Friday, October 5, 2007

Existing, antiquated system mostly penalizes supporters of the two biggest parties

Some critics of proportional voting systems say they only help out smaller parties and their supporters.

But in reality, our existing, antiquated system mostly penalizes supporters of the two biggest parties.

In the 2003 Ontario election, Liberal and Progressive Conservative voters cast over two-thirds of all wasted votes. Why? Because they happened to live in ridings where another party had more supporters, so their votes elected no one. In the ridings outside Toronto, 500,950 Liberal votes translated into nothing in 2003.

VoteforMMP.ca released a study yesterday covering the seven Ontario elections from 1980 to 2003, illustrating how our existing "Winner-Take-All" voting system distorted results, created phony majority governments, wasted millions of votes and disenfranchised the electorate.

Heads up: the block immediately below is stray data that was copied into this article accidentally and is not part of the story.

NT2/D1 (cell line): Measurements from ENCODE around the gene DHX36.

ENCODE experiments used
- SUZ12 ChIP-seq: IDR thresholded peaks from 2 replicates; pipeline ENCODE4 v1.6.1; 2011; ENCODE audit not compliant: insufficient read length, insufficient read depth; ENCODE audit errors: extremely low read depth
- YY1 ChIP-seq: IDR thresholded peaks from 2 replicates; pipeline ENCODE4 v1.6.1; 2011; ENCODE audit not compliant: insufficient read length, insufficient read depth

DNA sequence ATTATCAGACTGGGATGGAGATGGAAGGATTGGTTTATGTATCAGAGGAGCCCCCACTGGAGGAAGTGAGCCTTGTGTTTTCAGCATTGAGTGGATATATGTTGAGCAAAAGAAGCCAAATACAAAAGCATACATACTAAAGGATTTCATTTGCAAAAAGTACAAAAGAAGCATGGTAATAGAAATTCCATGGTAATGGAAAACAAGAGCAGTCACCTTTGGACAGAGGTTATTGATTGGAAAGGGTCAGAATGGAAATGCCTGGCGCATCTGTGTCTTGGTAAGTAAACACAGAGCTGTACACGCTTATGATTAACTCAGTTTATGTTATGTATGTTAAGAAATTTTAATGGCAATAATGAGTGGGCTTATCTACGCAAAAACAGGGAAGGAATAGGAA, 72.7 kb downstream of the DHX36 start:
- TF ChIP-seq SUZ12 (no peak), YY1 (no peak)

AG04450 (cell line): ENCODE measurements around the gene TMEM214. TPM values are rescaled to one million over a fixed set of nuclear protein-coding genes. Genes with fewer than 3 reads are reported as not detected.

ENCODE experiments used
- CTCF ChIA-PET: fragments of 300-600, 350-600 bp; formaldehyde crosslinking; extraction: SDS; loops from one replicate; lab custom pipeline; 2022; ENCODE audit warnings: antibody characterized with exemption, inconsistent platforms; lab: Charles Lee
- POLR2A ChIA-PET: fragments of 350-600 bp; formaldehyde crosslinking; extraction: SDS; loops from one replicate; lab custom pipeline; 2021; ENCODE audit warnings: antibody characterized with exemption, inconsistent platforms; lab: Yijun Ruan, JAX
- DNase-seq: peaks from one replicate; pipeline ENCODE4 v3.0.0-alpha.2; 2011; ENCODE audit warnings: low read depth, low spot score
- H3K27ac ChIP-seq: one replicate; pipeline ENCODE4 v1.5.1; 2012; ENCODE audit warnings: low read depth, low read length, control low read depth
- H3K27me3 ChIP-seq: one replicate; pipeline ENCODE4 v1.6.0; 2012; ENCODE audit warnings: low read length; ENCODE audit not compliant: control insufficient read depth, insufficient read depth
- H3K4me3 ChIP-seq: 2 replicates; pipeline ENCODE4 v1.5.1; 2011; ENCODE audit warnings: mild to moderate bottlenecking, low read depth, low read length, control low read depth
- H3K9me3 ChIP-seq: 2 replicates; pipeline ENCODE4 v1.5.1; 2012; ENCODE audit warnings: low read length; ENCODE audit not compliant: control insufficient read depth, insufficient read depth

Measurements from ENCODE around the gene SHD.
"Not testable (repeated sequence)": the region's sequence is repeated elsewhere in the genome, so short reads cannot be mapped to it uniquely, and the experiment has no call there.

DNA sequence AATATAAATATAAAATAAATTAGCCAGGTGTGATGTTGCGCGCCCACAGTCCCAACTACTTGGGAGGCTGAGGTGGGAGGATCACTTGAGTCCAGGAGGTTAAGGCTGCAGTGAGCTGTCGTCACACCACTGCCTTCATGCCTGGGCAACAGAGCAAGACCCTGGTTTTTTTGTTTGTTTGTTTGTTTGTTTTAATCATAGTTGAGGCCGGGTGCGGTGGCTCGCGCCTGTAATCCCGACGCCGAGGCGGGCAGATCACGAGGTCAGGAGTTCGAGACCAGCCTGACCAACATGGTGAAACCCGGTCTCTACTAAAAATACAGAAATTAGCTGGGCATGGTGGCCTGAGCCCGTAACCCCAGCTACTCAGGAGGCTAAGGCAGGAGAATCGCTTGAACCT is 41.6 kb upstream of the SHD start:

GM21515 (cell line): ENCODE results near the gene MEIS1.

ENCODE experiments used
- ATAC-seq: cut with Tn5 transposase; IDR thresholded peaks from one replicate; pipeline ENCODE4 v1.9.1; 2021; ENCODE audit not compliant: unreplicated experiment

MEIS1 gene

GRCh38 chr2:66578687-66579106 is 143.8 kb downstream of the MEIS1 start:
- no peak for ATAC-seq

Among the findings in the study:

- in provincial elections, most Ontarians (51%) cast votes that elect no one (compared to the last New Zealand election under MMP where only 1% of the votes were ineffective)

- among all provinces during the study period, Ontario had the highest percentage of voters that elected no one

- in the last Ontario election, 70% of the ineffective votes were cast by supporters of the two largest parties

- if every Ontarian who cast a wasted vote in the 2003 election formed a line beginning at Lake Ontario, the line would extend north through the province and out into Hudson Bay

- during the study period, Ontario had the second worst voter turnout record among the provinces

- in the 2003 election, Liberal votes had twice the weight of Conservative votes; in 1995 election Conservative votes had twice the weight of Liberal votes; and in 1990, NDP votes had about twice the weight of votes for the other parties

- in 1990, Ontario set a record by having a majority government formed by a party attracting less than 38% of the votes

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